« Hand/Eye Magazine for Global Textile Explorers, Navajo Rugs, and Restful Stitches | Main | Summer Solstice, and Mind Like a Sieve »

June 13, 2009


I mail order almost all of my fabric from EQuilter. The variety is huge. We do have one SMALL quilt store about 20 miles away. They are helpful and friendly, but the inventory is just way too small. I might go in and purchase a handful of different fabrics, but I can't go in looking for something specific -- there is just too little there for that.

We do have a Jo -Ann fabric store. I will only go in if I absolutely have too. They are rude and the store is depressing. I also purchase my thread online so I can avoid going there.

Mail order definitely has its downside -- you can't match anything to the computer screen. I do dye and paint much of my fabric these days and carve my own stamps for simple prints.

Basically, I've learned to live with fewer choices.

I stopped buying cloth from fabric stores a couple of years ago. A rare exception was some silk devore from Stone Mountain Daughter in Berkeley when I visited last year - that is an incredible fabric store with great mail order service - you call and tell them what you're looking for, and they send samples. http://www.stonemountainfabric.com/
Tons of ethnic and luxury fabrics, as well as some really great bargains.

Most of my cloth comes from a pretty unique source - I have a friend in Japan who often visits the temple markets and gets rolls of old kimono fabric for me. The wool cloth is an exceptional bargain as the people there don't really wear wool kimono anymore.

I try to shop at a locally owned fabric shop, but they went through a "rude" phase which made it a chore for awhile and now it's hard to find what I'm looking for. I realize they have to carry what sells, but its frustrating. Beyond that, some great local sources of textiles is the thrift store and garage sales. You do have to be open to whatever you find, but I've actually found fabric in yardage and have even recycled the fabric from garments, curtains... for new garments.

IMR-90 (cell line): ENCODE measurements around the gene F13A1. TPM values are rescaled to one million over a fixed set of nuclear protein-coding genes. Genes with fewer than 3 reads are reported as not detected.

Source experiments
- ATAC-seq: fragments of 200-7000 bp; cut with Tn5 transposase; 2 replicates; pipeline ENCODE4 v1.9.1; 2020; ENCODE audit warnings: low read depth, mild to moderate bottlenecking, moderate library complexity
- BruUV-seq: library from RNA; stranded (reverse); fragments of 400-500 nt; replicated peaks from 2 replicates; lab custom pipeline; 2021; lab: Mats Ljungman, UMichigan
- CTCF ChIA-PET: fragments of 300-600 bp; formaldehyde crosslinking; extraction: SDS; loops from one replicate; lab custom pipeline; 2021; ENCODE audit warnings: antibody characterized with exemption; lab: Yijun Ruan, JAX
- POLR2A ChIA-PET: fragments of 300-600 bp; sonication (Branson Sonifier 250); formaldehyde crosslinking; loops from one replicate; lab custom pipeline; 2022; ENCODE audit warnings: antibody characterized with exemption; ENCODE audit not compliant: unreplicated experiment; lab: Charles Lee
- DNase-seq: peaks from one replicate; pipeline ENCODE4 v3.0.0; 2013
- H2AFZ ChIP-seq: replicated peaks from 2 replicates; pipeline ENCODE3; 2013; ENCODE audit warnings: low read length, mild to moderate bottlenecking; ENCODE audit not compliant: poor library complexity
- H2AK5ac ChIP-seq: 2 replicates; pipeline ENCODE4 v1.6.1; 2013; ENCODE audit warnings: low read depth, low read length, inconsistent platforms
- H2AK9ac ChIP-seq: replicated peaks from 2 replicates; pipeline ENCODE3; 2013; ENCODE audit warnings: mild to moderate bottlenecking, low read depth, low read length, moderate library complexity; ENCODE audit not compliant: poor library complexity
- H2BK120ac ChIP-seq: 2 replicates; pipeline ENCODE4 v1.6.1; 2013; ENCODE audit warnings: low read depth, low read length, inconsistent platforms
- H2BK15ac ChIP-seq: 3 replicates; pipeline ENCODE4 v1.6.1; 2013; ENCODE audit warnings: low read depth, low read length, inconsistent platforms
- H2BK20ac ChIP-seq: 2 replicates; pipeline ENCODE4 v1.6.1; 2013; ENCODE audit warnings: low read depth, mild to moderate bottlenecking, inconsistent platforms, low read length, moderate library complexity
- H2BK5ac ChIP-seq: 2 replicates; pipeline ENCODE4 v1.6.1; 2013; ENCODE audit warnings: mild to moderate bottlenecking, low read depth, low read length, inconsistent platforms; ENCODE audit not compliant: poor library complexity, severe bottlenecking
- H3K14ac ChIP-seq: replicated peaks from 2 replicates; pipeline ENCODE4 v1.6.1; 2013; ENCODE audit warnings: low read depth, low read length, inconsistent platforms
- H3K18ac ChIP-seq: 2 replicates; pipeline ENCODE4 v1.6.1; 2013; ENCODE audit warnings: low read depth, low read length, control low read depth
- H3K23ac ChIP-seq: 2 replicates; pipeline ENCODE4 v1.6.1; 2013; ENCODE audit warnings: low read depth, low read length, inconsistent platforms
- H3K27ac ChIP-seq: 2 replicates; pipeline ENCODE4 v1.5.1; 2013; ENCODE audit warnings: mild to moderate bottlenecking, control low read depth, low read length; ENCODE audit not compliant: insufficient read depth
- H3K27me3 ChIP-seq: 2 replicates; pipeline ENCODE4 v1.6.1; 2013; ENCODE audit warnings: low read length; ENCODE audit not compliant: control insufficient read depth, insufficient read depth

this post is so key to enhancing the shopping experience as well. there is so much value to this movement.

As a former fabric shop owner, your comments resonate with me. I remember when there were many local shops to choose from. Now even the beautiful ones in the big cities have folded.

Your friend might have made a go of her shop if she had added a sewing machine dealership. That is where the profit is.

This last statistic is so alarming. Why, as Americans are we such consumers? What is the mentality that prompts this kind of spending? I am not sure. It would be fascinating to explore this further.

I would rather buy old textiles rather than new. That said, I will only go to local fabric shops when I want to buy something newer. The quality is better, and definitely the service. I also know many of these women are supporting families, and they need a loyal clientele to survive. It is too bad your local fabric shop has a reputation for being difficult to its customers.

The comments to this entry are closed.

My Photo

10 Qualities of Slow Cloth, by Elaine Lipson

  • I defined Slow Cloth several years ago on this blog. Read the original post at http://lainie.typepad.com/redthread/2008/01/this-must-be-th-1.html. (Copyright Elaine Lipson 2007-2011; all rights reserved).
  • Joy
    Slow Cloth has the possibility of joy in the process. In other words, the journey matters as much as the destination.
  • Contemplation
    Slow Cloth offers the quality of meditation or contemplation in the process.
  • Skill
    Slow Cloth involves skill and has the possibility of mastery.
  • Diversity
    Slow Cloth acknowledges the rich diversity and multicultural history of textile art.
  • Teaching
    Slow Cloth honors its teachers and lineage even in its most contemporary expressions.
  • Materials
    Slow Cloth is thoughtful in its use of materials and respects their source.
  • Quality
    Slow Cloth artists, designers, crafters and artisans want to make things that last and are well-made.
  • Beauty
    It's in the eye of the beholder, yes, but it's in our nature to reach for beauty and create it where we can.
  • Community
    Slow Cloth supports community by sharing knowledge and respecting relationships.
  • Expression
    Slow Cloth is expressive of individuals and/or cultures. The human creative force is reflected and evident in the work.


  • www.flickr.com
    MissElaineous1's items Go to MissElaineous1's photostream

Books and Reports by Elaine Lipson

Selected Articles by Elaine Lipson